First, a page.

“Back in ‘72,” he began. “I was just out of the service. I’d spent two years in the Marines and thirteen months in ‘Nam. Army pukes spent a year in country but us gung-ho marines had to give an extra month. They discharged me in California and I spent the summer getting a full tan and letting my hair grow long while I enjoyed soap and clean sheets in a little apartment down in the rough part of Venice Beach. Slept late if I wanted to but the trouble was I couldn’t sleep too good, Y’know?”

I nodded. I knew.

“I’d saved a fair bit, made a little on the side. Pa wanted me home to help on the farm but I didn’t know if I wanted that anymore. I’d seen too much. Besides Ma’s cooking and Pa’s bossing there wasn’t too much else to return to. I’d received a ‘Dear Johnny’ letter while loading the big guns just outside of Hue.”

He wasn’t looking at me anymore; he just stared into his whiskey glass, rolling the golden liquid around and around. His voice kept rolling and I knew the story would unwind like a long ribbon, eventually reaching the core. All I had to do was wait for it.

“His name was Hughie, Hughie Nystrom. At least he gave me that name. I’d bought a second hand electric blue convertible and wanted to drive down to Texas. I’d heard there was good money working on the oil rigs and figured after what I’d been through that would be a piece of cake

“Anyway I put an ad in the paper looking for a driver who’d pay gas in exchange for a ride. My pa hammered it into me to never spend a nickel you didn’t have to. I couldn't find anyone interested in leaving L.A. in September to drive to Texas. Most of the wanderers were heading the other way and the rest of the world was working like hell to dodge the draft or pay down a mortgage.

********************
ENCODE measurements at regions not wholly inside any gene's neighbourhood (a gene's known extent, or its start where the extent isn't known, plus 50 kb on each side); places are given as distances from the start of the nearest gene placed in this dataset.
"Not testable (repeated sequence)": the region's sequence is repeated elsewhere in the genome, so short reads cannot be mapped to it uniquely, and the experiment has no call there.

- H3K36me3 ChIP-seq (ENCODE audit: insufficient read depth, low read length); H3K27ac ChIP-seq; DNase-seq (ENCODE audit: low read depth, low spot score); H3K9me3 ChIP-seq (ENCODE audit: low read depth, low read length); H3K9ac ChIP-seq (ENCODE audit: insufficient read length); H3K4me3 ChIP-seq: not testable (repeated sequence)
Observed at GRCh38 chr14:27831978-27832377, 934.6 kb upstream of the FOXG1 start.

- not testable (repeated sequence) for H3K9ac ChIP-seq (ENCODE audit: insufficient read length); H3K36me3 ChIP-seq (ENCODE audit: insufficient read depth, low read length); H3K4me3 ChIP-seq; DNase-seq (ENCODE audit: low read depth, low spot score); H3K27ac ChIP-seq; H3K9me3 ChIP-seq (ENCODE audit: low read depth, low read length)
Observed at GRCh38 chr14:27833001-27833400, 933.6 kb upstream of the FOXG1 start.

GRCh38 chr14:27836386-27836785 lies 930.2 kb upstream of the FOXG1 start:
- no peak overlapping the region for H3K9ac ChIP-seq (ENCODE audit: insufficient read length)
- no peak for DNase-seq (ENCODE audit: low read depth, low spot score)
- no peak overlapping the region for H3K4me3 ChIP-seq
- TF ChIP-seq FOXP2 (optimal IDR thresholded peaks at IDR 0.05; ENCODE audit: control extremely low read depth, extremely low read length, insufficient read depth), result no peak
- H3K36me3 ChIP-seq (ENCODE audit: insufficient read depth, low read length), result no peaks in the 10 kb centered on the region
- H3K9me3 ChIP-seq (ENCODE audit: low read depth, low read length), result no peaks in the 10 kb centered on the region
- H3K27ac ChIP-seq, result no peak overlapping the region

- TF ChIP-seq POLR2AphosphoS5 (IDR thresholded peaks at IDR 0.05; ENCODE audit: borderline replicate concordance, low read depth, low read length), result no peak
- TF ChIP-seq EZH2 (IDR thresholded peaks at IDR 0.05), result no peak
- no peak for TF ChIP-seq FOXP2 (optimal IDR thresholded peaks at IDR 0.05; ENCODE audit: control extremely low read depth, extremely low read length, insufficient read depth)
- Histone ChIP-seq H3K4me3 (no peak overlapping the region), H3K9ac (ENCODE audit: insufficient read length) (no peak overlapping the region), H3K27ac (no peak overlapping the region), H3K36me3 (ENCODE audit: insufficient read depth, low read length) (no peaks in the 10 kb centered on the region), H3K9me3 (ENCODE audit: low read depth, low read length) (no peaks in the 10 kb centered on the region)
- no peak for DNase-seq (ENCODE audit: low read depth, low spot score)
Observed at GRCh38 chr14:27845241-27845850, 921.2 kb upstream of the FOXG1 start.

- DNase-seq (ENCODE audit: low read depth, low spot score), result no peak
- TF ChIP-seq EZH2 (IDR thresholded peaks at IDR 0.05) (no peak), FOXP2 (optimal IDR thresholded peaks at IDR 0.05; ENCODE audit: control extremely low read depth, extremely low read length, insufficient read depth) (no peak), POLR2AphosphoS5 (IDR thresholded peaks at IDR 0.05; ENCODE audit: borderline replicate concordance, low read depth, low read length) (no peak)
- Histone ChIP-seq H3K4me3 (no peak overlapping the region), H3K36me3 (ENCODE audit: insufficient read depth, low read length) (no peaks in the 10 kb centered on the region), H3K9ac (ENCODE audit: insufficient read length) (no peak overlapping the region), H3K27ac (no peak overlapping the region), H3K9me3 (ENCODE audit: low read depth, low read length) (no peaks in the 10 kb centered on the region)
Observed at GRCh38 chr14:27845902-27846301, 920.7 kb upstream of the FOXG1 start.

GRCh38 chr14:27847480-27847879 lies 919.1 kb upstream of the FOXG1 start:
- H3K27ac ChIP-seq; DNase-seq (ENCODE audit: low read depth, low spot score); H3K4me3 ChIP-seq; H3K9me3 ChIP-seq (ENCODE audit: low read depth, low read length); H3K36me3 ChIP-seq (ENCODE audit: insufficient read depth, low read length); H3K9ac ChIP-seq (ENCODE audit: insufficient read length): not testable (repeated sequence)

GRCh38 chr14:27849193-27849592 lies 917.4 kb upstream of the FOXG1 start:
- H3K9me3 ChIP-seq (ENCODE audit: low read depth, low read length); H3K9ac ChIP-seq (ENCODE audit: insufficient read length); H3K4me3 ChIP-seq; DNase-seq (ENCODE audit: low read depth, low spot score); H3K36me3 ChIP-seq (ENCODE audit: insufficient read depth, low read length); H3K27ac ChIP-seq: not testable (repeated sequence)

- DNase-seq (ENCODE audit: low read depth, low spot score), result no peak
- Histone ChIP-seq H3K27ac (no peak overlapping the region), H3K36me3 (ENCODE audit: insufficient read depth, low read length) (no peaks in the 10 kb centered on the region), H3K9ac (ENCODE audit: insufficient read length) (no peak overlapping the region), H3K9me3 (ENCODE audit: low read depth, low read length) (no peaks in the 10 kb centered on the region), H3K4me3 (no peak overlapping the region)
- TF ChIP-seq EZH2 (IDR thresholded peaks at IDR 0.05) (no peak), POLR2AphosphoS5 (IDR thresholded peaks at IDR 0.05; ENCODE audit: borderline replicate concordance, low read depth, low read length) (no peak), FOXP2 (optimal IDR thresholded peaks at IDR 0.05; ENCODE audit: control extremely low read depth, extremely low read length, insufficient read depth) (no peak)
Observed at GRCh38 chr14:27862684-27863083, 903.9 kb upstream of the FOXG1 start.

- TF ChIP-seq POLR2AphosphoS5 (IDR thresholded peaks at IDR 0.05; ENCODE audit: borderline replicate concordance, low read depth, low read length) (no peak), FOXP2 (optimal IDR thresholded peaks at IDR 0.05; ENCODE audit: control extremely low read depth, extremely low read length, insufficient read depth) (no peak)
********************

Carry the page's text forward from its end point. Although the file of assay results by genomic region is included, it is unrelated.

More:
“I got a couple weird calls, one from a guy who was more interested in sleeping arrangements than driving. Then Hughie called. He claimed to be a senior at Texas A&M who had spent the summer working in California and was looking for a cheap ride back home. We met. He looked straight. He could handle paying for the gas, had a driver’s license and didn’t smell of pot or cigarettes.

On the whole he struck me as fine, except for his smile. He wore one all the time and it made him look like he knew a secret the rest of the world needed. Still, I wasn’t going to marry him, just drive with him for two, three days. You do much long distance driving?”

“Some,” I answered. “I’m driving to Monterey right now,” I continued after a second to fill in the silence. He had a way of listening that made you want to talk.

“So you’re just passing through. Drive this way regular?”

“No. My wife and I broke up and I took a new job in California, to get away.

"That’s the nice thing about California,” he said. “You can lose yourself there. Everyone’s from somewhere else. Same in Florida. A family moved to the town I grew up in when I was ten. When I left, everyone still called them ‘the new people’. But take my advice, when you get to California, join a church. It’ll give you something solid. A man needs something solid.”